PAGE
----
Leave it to Aouizerate to pinpoint the cool, emerging neighborhoods, and Saint-Ouen, a northern suburb which is home to the famous Marche aux Puces antiques market, is seeing a renaissance. Here, inside a red brick building that was former a telecom facility, MOB opened in March. Film screenings and cultural events are hosted, neighbors cultivate the vegetable garden, and a rotating roster of start-ups are allowed to use workspace free. There's an organic restaurant, an expansive outdoor terrace and pop-up shops to showcase the work of young creatives. A true innovation is the "Air Mob Lounge" where guests can nap, shower, or make international calls in the Skype phone booth - all before check-in. In the rooms, fun, playful touches abound: air mattresses for additional guests, teepees, smartphones for guests' personal use during their stay, and shadow-puppet theaters behind the headboards. Future locations include Washington, D.C.; Lyon, France; and Los Angeles.

Also coming soon: Yooma, a new "urban lodge" concept decorated by French designer Ora-ïto in collaboration with artist Daniel Buren, who sculpted the facade - his biggest permanent work in Paris after the striped columns in the Palais Royal courtyard. Situated in the 15th arrondissement next to the Seine and Le Cordon Bleu's new cooking-school campus, Yooma aims to create a "lifestyle ecosystem" and bring together visitors and locals. Other features: a rooftop garden, a lobby robot to check guests in, artists in residence, a cooking school and rooms accommodating up to six guests.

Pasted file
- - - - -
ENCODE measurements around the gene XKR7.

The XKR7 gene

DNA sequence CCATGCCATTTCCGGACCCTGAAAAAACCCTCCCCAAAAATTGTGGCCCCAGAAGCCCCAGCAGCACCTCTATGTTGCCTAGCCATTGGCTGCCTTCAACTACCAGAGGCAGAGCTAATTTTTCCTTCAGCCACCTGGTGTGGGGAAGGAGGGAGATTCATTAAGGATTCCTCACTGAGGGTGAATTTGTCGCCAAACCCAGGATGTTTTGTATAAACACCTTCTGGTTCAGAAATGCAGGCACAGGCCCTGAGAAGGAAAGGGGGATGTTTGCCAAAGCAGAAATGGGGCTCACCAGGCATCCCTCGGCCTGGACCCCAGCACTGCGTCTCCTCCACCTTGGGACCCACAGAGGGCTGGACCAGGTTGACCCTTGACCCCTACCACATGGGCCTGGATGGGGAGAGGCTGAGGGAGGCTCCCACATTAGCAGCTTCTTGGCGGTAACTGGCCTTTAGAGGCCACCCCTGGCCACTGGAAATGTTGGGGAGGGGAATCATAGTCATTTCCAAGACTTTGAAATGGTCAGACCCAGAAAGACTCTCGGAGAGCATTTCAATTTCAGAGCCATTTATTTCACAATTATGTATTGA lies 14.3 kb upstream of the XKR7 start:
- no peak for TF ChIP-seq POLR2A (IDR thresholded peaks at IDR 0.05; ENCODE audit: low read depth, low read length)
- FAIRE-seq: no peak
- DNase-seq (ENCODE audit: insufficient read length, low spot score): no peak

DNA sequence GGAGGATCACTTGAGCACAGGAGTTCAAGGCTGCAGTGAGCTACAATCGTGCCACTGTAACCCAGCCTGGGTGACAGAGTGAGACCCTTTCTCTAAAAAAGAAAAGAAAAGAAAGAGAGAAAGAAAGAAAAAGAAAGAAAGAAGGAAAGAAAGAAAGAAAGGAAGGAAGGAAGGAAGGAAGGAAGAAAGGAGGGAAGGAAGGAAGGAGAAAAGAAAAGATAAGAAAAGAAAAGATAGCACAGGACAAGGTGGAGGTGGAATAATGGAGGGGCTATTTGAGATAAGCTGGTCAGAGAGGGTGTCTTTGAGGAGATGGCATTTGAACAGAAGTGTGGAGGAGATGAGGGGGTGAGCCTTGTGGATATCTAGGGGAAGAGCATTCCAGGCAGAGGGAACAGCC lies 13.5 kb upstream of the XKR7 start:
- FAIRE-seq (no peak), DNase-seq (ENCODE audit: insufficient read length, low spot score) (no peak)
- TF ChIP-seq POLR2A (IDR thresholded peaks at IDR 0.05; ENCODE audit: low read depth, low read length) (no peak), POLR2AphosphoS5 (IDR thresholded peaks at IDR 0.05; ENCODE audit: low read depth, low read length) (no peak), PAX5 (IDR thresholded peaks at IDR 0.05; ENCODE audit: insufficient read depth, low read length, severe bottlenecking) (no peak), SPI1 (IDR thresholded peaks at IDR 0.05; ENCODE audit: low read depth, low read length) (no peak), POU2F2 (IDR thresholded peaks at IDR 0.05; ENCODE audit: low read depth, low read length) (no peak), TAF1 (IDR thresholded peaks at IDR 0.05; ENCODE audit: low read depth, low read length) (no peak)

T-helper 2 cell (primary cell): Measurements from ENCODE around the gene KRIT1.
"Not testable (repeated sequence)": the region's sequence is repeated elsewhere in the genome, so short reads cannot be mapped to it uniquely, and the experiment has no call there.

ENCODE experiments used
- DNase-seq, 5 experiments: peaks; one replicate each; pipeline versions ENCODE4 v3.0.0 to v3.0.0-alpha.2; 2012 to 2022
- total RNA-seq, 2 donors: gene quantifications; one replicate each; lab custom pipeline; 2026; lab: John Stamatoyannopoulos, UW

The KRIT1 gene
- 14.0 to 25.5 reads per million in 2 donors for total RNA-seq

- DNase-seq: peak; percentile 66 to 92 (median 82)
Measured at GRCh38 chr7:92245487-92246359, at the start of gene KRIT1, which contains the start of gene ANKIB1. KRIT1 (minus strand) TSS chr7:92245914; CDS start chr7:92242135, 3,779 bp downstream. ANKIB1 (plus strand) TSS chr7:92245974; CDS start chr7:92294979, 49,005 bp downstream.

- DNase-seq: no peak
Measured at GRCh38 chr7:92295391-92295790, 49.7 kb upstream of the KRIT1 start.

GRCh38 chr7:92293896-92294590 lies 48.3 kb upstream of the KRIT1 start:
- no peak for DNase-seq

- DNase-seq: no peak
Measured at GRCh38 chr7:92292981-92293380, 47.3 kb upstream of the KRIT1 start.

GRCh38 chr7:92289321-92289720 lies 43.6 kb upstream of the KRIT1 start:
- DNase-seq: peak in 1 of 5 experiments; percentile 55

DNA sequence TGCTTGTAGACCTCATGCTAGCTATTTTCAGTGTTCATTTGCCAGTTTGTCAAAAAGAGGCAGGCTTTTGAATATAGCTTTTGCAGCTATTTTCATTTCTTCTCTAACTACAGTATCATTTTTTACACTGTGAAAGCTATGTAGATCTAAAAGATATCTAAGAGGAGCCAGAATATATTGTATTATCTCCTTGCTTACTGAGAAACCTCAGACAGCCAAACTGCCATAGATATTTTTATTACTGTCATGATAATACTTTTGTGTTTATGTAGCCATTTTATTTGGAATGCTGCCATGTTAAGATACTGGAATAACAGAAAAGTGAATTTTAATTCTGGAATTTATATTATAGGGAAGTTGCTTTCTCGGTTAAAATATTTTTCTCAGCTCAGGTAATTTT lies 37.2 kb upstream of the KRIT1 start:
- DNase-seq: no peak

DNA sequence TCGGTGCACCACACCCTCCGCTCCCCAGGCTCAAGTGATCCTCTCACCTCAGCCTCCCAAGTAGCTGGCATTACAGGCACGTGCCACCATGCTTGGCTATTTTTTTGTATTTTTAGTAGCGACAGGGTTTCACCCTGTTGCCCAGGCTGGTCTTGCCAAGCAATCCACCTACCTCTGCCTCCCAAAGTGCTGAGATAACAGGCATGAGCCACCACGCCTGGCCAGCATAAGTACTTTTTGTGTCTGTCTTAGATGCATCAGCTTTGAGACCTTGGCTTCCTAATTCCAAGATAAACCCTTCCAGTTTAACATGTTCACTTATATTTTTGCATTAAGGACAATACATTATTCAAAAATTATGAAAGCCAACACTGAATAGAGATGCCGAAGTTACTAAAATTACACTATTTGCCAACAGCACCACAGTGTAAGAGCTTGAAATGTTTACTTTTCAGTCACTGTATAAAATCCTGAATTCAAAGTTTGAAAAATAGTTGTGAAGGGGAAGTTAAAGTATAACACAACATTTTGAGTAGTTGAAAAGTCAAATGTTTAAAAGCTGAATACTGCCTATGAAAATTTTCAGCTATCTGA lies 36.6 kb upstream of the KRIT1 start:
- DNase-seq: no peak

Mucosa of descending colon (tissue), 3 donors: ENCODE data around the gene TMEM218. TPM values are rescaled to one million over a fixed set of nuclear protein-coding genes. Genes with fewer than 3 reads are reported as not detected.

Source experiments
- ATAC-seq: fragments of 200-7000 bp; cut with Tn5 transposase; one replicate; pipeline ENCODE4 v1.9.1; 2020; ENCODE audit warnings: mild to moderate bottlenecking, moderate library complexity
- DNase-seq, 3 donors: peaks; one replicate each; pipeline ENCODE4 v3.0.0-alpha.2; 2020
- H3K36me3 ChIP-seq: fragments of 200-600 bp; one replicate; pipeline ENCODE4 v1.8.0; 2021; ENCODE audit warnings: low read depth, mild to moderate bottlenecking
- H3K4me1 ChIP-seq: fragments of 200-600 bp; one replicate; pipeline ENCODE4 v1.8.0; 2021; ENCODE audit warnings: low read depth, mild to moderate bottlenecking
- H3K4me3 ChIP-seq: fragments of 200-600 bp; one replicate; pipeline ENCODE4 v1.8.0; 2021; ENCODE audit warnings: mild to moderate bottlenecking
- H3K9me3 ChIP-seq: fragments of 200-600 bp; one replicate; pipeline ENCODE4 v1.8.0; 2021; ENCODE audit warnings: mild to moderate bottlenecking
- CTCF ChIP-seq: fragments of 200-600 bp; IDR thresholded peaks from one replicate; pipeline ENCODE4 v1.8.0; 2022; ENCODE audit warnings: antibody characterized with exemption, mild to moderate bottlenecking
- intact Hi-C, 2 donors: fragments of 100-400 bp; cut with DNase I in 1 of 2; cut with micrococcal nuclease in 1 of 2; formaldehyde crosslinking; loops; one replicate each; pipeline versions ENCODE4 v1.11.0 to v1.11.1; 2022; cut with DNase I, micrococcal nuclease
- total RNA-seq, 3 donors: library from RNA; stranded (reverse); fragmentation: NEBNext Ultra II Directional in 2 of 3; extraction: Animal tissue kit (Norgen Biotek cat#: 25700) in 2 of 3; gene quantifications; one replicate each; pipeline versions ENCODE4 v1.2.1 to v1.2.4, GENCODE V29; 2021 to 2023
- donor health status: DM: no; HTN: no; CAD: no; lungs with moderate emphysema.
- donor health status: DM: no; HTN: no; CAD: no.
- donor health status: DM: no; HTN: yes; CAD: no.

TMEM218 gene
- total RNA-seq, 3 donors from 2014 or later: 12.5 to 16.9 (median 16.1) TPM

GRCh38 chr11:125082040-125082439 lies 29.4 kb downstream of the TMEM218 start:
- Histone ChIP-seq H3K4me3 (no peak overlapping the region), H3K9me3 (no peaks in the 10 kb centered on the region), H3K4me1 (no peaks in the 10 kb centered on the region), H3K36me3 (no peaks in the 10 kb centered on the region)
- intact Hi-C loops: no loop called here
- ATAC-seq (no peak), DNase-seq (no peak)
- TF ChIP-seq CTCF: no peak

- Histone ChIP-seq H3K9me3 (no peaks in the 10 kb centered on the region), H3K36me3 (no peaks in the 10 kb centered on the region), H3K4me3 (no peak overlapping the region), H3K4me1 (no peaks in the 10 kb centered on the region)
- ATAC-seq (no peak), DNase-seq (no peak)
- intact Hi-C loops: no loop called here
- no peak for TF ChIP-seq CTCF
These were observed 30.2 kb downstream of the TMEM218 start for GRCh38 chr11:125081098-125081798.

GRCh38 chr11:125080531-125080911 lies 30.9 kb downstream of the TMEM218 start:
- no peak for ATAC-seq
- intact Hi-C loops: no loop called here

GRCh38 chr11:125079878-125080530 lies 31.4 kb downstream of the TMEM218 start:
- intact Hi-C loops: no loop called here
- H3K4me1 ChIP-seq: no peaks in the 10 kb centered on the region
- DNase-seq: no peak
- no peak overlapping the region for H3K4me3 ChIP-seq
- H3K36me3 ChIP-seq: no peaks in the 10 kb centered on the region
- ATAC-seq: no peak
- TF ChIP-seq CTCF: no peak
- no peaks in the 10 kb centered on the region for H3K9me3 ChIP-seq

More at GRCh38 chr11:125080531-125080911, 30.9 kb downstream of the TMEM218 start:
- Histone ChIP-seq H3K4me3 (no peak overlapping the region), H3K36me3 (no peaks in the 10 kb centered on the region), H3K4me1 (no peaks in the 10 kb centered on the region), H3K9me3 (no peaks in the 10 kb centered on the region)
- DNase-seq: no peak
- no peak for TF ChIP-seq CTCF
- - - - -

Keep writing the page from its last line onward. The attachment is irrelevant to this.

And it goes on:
Fringers: For a nautical experience, check into Off Paris Seine, the city's first floating hotel. This custom-built barge - complete with a trendy lounge and a little pool - is docked near the Gare de l'Austerlitz.

Love art? In the heart of the city, the new Drawing Hotel was founded by Carine Tissot, who heads the contemporary art fair DRAWING NOW PARIS. Six artists were commissioned to decorate the corridors on the hotel's five floors. Hotel perks include an art concierge and a private art center called the Drawing Lab.

For amorous couples looking to take it up a notch, check into the "erotic suite" at the 9Hotel Montparnasse. In a convivial neighborhood in the 14th arrondissement, the 43-room hotel recently opened a stand-alone wood cabin in its own private garden. This cedar-lined nest comes with a sensorial shower, a super-comfy bed, and bespoke furniture. (The bedside tables are repurposed tree trunks.) Granted, La Cabane is also perfect for solitude-seekers, but with the "Your Lovebox" amenity, full of sensual accessories, we can see why the hotel has marketed it as a suite for playing out your "Fifty Shades" fantasies.

Calling all foodies. Fauchon, the famous gourmet food emporium on the Place de la Madeleine, will be opening an eponymous hotel in 2018. Let's hope their pretty éclairs are part of the turndown service.

Source: The Washington Post.